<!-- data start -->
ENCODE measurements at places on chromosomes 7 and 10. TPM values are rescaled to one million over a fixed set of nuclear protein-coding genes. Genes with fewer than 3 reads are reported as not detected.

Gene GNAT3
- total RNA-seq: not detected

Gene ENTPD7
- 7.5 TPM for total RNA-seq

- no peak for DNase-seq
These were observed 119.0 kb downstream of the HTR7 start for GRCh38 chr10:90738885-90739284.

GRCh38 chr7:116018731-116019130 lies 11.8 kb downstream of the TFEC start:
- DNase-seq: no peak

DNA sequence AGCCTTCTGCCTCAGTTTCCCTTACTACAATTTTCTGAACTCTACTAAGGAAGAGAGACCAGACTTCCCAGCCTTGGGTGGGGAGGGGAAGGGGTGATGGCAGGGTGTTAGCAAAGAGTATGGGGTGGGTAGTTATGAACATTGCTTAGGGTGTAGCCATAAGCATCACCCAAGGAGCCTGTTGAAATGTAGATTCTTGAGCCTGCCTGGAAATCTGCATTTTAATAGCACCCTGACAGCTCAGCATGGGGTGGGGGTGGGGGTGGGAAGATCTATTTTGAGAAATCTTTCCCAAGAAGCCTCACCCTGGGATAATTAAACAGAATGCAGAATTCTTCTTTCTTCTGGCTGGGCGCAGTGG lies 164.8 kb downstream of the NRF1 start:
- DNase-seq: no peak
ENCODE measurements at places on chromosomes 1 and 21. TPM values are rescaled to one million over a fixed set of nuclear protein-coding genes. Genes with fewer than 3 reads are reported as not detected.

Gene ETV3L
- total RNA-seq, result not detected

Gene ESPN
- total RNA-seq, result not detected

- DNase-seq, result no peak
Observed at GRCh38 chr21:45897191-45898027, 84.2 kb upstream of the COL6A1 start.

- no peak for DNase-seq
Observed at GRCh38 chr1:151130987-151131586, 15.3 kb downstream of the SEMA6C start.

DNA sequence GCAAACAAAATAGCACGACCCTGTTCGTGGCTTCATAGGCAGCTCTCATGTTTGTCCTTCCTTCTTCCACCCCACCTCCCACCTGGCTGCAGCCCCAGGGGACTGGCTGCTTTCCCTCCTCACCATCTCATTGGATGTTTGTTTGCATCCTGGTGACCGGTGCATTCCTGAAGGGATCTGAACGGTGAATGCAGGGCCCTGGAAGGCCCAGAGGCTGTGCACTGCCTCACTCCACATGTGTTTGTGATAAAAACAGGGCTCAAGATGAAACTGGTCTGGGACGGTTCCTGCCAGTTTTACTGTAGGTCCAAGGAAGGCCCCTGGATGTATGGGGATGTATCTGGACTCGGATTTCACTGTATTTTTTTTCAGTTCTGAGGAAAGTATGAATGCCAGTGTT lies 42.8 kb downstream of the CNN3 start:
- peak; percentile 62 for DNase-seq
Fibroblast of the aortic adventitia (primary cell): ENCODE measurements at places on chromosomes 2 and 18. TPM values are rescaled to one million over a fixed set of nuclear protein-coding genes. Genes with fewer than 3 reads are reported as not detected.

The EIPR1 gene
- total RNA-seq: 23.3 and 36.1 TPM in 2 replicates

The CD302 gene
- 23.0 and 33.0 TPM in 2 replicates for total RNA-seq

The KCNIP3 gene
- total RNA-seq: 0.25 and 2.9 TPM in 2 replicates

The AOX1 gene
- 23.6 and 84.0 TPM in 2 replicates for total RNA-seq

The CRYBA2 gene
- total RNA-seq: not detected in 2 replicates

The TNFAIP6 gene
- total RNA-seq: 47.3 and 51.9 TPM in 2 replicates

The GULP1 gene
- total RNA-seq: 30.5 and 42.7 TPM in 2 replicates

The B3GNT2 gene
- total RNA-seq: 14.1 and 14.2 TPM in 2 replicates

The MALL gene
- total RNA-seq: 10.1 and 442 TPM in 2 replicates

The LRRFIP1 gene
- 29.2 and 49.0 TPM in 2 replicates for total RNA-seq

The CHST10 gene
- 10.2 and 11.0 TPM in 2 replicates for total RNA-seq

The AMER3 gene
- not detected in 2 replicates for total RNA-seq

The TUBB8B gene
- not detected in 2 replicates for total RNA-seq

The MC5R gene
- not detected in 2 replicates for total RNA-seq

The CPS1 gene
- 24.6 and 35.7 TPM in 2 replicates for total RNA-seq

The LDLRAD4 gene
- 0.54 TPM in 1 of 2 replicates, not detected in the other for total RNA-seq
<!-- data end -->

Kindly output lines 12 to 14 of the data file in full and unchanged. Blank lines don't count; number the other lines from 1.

ENCODE measurements at places on chromosomes 1 and 21. TPM values are rescaled to one million over a fixed set of nuclear protein-coding genes. Genes with fewer than 3 reads are reported as not detected.

Gene ETV3L
- total RNA-seq, result not detected